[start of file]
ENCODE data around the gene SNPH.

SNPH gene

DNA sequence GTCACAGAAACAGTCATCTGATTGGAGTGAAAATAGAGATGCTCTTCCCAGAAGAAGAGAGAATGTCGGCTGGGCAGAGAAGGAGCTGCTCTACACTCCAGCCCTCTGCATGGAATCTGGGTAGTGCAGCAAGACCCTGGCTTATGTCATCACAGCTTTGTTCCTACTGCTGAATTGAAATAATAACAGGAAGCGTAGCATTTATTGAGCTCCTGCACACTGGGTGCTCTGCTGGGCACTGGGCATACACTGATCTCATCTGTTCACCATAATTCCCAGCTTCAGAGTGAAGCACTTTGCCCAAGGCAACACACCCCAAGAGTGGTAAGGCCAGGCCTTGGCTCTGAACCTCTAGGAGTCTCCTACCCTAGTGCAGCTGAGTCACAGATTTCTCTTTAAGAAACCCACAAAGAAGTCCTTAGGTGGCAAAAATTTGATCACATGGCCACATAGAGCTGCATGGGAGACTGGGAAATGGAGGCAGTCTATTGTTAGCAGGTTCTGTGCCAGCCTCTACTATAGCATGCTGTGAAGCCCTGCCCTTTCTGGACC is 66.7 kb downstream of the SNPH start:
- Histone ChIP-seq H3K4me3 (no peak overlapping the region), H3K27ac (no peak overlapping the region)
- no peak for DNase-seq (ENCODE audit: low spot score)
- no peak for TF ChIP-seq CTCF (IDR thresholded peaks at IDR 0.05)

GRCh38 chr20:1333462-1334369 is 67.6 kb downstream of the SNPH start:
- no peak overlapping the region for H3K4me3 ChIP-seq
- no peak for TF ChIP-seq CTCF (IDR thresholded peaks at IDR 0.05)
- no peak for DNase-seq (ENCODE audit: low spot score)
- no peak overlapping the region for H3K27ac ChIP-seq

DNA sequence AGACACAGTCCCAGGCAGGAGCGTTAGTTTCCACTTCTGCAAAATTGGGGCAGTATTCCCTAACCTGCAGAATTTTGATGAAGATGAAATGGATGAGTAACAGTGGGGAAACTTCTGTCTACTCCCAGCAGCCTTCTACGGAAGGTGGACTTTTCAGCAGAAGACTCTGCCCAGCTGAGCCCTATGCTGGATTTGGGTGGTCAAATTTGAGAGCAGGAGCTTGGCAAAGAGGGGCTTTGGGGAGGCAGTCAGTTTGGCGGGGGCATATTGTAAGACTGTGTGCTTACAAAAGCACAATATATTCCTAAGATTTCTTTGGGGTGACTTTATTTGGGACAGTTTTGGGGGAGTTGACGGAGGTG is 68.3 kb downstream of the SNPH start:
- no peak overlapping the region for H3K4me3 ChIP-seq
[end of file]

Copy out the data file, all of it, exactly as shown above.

ENCODE data around the gene SNPH.

SNPH gene

DNA sequence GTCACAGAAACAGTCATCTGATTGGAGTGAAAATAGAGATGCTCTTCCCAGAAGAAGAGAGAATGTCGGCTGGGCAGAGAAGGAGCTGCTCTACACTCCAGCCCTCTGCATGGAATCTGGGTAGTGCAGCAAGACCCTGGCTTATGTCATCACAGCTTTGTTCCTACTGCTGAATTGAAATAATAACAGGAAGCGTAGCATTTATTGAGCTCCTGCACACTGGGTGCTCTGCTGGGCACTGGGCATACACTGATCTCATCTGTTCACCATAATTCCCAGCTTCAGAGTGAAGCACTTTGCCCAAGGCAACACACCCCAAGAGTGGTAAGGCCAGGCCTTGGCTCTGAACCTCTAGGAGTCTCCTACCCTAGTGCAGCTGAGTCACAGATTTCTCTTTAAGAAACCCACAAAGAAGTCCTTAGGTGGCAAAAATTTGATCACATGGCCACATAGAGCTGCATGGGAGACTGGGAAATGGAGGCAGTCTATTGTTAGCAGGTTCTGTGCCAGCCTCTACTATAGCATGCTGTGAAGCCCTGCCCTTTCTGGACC is 66.7 kb downstream of the SNPH start:
- Histone ChIP-seq H3K4me3 (no peak overlapping the region), H3K27ac (no peak overlapping the region)
- no peak for DNase-seq (ENCODE audit: low spot score)
- no peak for TF ChIP-seq CTCF (IDR thresholded peaks at IDR 0.05)

GRCh38 chr20:1333462-1334369 is 67.6 kb downstream of the SNPH start:
- no peak overlapping the region for H3K4me3 ChIP-seq
- no peak for TF ChIP-seq CTCF (IDR thresholded peaks at IDR 0.05)
- no peak for DNase-seq (ENCODE audit: low spot score)
- no peak overlapping the region for H3K27ac ChIP-seq

DNA sequence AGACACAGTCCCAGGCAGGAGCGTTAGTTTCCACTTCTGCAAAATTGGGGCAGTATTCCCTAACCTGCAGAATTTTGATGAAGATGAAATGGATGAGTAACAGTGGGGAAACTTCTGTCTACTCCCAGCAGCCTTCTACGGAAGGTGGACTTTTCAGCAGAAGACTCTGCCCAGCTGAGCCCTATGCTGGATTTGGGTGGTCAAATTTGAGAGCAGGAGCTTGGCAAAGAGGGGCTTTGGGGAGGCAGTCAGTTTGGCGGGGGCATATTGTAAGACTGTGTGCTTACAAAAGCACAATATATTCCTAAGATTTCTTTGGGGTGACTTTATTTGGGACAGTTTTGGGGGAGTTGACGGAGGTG is 68.3 kb downstream of the SNPH start:
- no peak overlapping the region for H3K4me3 ChIP-seq